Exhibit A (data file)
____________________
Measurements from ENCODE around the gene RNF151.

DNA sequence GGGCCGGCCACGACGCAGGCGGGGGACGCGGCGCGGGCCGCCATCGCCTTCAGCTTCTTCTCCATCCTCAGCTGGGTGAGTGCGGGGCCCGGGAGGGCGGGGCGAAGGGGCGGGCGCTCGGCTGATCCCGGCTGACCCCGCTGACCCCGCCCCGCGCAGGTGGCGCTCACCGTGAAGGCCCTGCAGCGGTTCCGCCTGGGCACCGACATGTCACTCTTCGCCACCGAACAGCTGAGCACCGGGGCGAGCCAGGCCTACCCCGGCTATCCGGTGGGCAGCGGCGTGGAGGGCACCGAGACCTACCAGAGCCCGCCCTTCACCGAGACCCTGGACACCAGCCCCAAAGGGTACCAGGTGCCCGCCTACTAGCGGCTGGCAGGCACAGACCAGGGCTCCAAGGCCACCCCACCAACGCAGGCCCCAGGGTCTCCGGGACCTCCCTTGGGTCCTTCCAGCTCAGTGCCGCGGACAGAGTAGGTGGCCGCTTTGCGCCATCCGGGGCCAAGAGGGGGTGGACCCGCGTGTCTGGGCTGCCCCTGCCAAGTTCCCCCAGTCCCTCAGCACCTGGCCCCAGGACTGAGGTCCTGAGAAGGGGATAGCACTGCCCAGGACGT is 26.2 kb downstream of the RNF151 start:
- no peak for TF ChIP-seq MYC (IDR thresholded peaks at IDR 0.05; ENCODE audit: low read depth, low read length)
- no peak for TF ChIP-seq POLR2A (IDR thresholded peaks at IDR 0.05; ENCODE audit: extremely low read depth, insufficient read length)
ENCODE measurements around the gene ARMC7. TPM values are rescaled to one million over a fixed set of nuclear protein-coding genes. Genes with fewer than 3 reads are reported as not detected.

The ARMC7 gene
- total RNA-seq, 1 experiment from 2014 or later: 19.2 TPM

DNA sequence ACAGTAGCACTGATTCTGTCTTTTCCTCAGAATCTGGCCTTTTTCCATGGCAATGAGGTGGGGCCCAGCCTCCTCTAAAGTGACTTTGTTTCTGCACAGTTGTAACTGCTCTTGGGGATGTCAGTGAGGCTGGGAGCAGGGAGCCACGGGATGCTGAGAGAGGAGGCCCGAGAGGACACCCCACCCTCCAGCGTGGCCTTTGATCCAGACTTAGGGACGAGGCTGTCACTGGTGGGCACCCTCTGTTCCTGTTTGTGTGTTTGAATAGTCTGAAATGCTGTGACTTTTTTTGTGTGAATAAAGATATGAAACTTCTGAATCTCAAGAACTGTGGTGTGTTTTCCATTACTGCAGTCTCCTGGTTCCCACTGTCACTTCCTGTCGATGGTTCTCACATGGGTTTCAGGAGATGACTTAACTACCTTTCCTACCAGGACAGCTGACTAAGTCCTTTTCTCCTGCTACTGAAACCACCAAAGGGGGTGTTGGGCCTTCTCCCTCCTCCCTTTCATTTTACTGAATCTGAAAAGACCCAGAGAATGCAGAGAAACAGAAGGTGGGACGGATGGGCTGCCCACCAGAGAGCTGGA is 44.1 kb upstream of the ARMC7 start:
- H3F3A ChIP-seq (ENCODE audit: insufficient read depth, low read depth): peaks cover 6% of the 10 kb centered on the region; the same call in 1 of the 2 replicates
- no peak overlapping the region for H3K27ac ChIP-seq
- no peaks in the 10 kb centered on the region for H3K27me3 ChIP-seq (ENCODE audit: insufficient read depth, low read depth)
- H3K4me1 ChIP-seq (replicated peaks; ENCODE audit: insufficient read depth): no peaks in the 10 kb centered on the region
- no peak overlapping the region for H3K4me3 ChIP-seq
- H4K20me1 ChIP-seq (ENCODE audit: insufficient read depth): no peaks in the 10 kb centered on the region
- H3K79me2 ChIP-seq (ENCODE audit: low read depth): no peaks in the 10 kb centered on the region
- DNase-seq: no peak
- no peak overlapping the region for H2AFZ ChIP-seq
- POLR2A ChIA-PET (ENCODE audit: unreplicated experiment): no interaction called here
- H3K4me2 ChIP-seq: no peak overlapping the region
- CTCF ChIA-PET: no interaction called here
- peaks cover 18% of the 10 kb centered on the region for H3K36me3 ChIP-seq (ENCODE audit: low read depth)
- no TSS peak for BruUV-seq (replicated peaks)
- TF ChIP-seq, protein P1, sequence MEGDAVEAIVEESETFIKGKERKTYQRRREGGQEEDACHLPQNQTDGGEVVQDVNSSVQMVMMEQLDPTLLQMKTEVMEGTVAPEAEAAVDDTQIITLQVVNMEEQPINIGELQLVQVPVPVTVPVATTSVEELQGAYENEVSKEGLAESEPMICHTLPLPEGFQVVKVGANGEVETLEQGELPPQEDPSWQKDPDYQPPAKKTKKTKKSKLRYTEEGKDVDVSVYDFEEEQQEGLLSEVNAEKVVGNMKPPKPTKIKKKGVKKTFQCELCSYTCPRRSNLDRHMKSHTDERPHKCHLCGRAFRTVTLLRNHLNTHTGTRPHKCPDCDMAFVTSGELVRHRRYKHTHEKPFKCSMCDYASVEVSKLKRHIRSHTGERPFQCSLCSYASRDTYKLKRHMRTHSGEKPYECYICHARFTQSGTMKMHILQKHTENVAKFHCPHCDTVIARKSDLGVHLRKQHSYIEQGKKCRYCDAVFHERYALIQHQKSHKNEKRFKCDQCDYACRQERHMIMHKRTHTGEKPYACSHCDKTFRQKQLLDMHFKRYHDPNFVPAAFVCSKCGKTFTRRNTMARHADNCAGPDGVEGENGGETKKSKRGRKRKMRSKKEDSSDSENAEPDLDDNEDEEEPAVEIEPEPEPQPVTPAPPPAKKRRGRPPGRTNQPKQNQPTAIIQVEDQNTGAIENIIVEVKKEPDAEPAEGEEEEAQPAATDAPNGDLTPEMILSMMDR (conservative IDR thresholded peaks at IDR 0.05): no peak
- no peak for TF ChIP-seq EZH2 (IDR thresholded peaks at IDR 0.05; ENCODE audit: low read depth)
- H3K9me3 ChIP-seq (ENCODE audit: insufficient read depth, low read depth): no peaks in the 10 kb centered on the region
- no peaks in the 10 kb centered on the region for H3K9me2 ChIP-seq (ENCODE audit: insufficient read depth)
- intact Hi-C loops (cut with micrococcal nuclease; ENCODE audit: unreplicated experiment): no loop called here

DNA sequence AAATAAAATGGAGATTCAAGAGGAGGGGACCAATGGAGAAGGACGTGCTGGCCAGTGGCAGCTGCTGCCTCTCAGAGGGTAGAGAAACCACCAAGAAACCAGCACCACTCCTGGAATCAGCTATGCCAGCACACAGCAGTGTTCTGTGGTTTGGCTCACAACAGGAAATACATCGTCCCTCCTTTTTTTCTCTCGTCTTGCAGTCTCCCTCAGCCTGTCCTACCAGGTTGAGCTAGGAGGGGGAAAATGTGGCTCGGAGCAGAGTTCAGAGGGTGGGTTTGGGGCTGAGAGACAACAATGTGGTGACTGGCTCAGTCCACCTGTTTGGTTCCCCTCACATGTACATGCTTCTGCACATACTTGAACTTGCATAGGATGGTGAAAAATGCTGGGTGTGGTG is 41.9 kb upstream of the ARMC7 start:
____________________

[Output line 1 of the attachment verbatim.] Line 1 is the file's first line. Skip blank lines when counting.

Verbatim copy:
Measurements from ENCODE around the gene RNF151.